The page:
I get occasional questions about the quantitative easing (QE) programs that are being perpetuated by the world’s central bankers. Will it work? When?
The idea of QE is to add some extra money-fuel to start the economic motor. This is really no different from priming an engine before you start it in cold weather. If you own a classic car or an airplane, then you may still know the art of priming the motor before starting it. But with modern cars it isn’t needed, so most people, including our central bankers, have probably forgotten how to prime an engine.
I used to sell motorized vehicles in my early 20s, so I have explained the problem of over-priming countless times. But to keep this piece short you can read all about it in this well-written article: http://www.premierflightct.com/newsletters/TrainingArticles/ColdWeatherStarting.html
The dynamics of an economic motor are really very similar. So where the article correctly states: “Engines will fail to start for 2 reasons: too much fuel and too little fuel!“, we could as well say:
Economic engines will fail to start for 2 reasons: too much money and too little money!
When the economic weather turned unusually cold, and they tried to prime the economic engine with QE1 and QE2, it made sense. But since QE3 they are basically saying: we will continue to prime this engine until it starts. And that makes no sense. Then the engine fails to start because of over-priming. Then all you get is black smoke coming out. The motor stutters along but doesn’t really catch on properly. Black economic smoke has been belching out of Europe, Japan and the USA for years, but these central bankers fail to make the proper diagnosis: they have flooded the engine. It would have been better to put a car mechanic at the head of the Fed, because it looks like universities fail to teach such basic principles in their economy classes.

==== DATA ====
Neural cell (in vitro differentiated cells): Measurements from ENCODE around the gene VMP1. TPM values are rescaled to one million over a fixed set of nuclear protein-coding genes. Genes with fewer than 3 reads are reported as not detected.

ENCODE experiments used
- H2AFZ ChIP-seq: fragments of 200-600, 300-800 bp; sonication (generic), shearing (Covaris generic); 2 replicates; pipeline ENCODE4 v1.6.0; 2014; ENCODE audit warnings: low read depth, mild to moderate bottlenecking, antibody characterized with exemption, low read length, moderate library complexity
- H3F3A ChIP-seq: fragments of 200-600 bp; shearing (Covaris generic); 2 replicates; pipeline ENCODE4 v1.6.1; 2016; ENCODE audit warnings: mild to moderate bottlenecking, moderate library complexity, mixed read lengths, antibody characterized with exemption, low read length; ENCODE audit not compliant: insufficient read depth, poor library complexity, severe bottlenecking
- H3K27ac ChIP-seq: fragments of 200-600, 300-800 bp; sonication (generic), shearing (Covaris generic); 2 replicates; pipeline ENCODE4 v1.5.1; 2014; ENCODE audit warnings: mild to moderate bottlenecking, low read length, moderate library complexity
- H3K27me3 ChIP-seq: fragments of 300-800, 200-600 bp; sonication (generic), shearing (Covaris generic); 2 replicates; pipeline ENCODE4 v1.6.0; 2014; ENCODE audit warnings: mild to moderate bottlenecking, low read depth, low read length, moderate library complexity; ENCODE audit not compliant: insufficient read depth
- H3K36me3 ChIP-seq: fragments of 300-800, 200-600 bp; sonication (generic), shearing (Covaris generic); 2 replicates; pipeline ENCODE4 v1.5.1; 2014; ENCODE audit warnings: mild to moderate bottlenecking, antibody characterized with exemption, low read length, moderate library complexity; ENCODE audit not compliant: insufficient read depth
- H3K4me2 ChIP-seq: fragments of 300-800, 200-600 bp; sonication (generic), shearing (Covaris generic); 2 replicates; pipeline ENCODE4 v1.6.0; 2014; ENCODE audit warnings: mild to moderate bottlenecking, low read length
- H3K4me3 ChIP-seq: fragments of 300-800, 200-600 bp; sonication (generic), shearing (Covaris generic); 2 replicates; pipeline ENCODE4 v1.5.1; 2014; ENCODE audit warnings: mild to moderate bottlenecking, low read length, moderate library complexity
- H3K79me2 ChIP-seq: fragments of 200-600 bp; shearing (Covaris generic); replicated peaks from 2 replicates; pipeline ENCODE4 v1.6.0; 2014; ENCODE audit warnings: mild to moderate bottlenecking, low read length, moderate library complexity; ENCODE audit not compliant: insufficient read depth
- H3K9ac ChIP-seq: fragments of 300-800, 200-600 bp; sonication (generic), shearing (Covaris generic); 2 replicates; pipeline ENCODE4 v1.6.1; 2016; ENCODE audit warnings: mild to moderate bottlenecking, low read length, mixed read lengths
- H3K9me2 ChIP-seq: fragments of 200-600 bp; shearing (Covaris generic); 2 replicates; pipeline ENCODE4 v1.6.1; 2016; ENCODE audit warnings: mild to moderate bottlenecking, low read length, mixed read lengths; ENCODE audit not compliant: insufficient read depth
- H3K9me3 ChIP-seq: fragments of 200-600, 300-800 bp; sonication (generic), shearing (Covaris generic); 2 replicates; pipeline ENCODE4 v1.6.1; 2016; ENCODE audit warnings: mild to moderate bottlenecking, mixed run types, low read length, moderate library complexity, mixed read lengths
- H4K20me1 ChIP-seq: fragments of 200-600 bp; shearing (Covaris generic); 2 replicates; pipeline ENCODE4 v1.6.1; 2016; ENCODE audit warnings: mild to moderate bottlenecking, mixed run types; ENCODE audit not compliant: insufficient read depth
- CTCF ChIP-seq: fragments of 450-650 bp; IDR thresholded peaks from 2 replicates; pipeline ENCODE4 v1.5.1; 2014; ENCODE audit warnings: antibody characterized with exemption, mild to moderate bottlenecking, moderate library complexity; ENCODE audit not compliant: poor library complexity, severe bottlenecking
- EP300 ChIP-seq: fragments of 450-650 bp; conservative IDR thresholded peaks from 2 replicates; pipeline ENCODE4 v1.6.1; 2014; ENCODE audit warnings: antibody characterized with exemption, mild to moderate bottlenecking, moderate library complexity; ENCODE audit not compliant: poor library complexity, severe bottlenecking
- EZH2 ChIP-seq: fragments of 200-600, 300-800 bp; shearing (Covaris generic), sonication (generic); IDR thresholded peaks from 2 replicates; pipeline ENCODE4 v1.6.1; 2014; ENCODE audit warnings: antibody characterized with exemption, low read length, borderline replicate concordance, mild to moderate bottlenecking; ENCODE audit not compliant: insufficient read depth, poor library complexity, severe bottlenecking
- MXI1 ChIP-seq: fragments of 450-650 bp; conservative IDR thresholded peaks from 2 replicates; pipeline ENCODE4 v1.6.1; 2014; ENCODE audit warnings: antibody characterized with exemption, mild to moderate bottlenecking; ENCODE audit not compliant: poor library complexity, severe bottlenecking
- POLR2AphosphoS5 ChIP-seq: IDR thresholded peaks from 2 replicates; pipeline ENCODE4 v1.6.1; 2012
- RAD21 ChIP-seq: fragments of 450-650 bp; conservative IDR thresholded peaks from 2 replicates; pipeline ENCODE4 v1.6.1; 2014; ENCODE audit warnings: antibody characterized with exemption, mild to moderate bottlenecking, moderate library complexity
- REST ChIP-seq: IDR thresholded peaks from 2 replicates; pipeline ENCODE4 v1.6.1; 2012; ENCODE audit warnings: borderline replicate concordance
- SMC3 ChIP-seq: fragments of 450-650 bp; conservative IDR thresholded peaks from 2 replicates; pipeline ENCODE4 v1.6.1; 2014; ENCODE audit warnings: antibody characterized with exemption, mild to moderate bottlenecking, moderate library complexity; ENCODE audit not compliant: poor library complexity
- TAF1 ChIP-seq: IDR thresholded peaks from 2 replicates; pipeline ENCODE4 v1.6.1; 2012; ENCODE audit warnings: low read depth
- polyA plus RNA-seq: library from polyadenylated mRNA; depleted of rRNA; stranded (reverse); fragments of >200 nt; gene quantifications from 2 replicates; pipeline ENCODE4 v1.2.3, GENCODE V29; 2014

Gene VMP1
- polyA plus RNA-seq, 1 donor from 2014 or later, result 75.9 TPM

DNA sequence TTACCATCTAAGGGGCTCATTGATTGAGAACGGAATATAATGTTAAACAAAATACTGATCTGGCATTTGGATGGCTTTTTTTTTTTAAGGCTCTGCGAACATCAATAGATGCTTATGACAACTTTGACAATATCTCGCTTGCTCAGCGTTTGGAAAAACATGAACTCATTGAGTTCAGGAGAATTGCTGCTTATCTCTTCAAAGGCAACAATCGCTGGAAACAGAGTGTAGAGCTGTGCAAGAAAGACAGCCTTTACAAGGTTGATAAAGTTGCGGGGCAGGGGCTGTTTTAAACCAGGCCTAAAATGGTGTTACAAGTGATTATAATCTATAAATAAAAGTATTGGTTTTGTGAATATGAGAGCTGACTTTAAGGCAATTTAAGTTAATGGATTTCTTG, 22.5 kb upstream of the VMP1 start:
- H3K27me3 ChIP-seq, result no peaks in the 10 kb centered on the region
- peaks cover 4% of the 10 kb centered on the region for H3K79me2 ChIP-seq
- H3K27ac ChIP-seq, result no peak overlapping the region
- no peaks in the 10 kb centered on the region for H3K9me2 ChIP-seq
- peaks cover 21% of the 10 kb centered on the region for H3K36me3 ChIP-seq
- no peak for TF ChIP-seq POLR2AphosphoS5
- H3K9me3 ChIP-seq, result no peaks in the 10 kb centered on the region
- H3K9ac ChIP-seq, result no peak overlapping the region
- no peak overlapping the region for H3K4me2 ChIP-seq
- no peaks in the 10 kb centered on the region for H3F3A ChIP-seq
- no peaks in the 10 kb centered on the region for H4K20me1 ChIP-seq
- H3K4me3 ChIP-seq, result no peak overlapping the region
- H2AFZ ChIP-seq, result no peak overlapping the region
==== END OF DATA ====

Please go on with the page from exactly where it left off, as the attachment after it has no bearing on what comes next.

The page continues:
The mentioned article also correctly describes the dangers of continued priming. The extra fuel-money will accumulate in certain places and risk causing an engine fire. So the stock market could catch fire (speculative mania) or commodity prices could go crazy (hyper-inflation), both very damaging for an economy. At the moment it looks like we are coming close to the first possibility.
Now, for the sake of this little exploration, let’s assume that despite repeated over-priming the economic motor catches on somehow. Some more black smoke is seen and suddenly we hear the promising noise of an engine coming up to speed. Then our grounded economic plane is still not up in the air. There are still a few other problems to tackle.
Given the weather conditions and the amount of horsepower, an economic plane can only take a certain maximum load. Three things are typically weighing down an economic engine: interest rates, taxes and regulations. The burden of interest rates has been reduced to near zero. But governments in Brussels and Washington have not stopped inventing new taxes and adding more regulations on top of the old ones. Even with zero interest rates this plane may not realistically be able to take off anymore, it is overloaded.
And to make matters even worse, what we have is that the cockpits have gradually become bigger than the rest of the plane. Champagne is being served in those cockpits, quarrels are being heard from them,… but the plane doesn’t fly, it always stalls as soon as it gains a little bit of altitude. And the mechanics are getting the blame.
That is an ugly situation.
In a second part we can explore how to unburden this plane so it can fly again.